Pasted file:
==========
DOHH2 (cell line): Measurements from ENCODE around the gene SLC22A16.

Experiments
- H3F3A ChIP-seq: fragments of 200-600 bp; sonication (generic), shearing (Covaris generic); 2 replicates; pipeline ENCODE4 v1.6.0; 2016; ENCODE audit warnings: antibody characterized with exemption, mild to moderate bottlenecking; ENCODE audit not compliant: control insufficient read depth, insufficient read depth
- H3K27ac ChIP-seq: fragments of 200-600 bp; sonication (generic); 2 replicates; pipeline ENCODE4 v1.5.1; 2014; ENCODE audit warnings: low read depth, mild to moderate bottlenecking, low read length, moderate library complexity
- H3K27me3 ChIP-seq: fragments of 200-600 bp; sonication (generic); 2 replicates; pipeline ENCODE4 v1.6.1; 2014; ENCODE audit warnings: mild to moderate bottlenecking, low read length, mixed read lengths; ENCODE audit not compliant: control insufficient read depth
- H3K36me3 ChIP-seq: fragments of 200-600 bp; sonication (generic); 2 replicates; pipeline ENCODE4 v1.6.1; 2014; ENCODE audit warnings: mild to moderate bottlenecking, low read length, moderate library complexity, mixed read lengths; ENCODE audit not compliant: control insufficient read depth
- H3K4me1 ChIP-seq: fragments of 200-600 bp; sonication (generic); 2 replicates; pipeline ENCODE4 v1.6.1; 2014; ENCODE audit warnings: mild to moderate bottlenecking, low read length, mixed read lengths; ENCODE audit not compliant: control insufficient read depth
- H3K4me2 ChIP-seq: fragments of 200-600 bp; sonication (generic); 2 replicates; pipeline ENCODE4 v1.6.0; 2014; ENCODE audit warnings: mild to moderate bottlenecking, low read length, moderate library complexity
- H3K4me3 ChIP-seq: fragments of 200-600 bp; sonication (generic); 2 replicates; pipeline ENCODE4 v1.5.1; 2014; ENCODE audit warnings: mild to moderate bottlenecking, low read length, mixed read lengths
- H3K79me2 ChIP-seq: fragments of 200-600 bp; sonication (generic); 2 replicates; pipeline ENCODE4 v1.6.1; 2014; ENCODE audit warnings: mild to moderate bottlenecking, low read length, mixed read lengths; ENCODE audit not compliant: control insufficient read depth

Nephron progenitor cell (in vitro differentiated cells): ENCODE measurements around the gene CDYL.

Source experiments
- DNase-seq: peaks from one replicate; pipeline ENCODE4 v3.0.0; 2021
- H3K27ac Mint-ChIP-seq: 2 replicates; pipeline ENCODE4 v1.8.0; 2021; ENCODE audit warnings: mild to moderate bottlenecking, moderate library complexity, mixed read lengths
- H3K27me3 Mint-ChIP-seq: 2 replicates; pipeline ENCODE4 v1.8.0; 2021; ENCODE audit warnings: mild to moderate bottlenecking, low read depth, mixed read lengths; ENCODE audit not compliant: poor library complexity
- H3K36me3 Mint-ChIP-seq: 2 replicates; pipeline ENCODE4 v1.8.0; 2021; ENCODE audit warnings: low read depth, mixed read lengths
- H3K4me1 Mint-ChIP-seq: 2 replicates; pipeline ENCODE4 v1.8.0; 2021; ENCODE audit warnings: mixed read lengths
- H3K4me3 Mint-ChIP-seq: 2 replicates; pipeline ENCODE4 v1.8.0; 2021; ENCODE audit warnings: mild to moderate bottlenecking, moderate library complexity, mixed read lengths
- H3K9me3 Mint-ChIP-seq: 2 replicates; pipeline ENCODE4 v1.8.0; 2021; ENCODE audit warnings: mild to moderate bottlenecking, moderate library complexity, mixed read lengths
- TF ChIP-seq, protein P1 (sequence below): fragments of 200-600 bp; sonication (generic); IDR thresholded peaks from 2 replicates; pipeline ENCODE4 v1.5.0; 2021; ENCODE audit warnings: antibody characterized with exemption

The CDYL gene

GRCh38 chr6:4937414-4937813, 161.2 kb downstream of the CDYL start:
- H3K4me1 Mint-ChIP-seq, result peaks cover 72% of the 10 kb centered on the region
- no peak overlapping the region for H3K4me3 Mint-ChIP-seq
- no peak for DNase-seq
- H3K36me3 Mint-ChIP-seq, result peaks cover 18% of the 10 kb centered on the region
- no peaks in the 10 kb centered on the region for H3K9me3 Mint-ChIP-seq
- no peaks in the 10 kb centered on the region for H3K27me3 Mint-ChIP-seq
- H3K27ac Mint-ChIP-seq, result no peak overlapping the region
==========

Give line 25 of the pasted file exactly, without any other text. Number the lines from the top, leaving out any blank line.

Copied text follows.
- no peak for DNase-seq